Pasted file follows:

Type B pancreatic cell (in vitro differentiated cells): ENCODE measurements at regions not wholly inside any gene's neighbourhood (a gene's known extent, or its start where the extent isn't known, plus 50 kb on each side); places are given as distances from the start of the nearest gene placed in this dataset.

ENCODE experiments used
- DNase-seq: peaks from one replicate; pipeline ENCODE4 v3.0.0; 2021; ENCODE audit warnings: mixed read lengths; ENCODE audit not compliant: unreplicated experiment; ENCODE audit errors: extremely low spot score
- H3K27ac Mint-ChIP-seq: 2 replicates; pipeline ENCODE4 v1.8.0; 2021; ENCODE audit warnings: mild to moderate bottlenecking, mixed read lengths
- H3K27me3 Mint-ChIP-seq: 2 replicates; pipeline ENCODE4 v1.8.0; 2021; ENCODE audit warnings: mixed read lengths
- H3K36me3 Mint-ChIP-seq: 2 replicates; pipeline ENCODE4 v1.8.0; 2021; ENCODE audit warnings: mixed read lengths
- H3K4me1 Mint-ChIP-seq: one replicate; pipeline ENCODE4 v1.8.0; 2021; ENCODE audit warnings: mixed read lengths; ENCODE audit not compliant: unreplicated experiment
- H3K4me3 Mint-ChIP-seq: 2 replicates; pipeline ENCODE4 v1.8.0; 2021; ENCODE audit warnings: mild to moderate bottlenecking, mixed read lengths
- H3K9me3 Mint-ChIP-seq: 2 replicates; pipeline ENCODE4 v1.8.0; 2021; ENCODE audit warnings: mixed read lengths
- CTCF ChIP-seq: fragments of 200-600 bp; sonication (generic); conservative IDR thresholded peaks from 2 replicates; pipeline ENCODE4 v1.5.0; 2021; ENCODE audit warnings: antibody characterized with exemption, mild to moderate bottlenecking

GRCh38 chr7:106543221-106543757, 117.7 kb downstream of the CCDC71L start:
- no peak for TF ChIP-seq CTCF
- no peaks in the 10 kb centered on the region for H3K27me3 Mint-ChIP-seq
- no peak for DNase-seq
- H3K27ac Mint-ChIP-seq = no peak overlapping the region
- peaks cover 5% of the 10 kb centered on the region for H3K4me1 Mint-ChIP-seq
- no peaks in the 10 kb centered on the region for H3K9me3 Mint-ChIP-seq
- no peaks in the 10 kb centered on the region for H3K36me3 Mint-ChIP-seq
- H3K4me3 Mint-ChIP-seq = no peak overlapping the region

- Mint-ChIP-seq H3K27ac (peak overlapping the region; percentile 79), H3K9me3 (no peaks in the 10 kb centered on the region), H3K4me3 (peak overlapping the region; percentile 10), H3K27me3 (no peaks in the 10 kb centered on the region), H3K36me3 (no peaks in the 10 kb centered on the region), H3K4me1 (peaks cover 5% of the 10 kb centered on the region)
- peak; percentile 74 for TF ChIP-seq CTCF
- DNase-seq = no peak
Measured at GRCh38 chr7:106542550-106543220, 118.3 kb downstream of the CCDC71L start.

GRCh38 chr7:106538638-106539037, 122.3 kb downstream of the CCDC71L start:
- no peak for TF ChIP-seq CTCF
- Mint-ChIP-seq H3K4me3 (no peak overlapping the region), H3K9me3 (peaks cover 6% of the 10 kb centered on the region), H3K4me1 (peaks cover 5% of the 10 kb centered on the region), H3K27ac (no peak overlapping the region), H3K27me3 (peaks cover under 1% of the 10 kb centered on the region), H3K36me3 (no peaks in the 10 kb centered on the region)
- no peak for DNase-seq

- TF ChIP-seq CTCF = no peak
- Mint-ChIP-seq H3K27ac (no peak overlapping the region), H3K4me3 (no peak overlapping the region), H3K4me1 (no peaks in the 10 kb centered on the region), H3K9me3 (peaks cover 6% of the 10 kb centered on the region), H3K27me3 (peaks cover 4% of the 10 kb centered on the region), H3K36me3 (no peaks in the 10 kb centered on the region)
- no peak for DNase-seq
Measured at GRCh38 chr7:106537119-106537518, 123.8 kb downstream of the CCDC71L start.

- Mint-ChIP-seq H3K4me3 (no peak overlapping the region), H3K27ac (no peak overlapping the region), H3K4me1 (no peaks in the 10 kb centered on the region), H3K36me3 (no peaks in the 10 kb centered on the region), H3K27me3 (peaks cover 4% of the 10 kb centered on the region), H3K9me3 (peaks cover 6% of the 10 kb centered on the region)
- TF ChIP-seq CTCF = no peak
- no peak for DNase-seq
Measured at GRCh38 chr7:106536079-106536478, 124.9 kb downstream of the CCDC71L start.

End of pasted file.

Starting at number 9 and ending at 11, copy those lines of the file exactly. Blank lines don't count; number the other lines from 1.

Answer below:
- H3K9me3 Mint-ChIP-seq: 2 replicates; pipeline ENCODE4 v1.8.0; 2021; ENCODE audit warnings: mixed read lengths
- CTCF ChIP-seq: fragments of 200-600 bp; sonication (generic); conservative IDR thresholded peaks from 2 replicates; pipeline ENCODE4 v1.5.0; 2021; ENCODE audit warnings: antibody characterized with exemption, mild to moderate bottlenecking

GRCh38 chr7:106543221-106543757, 117.7 kb downstream of the CCDC71L start: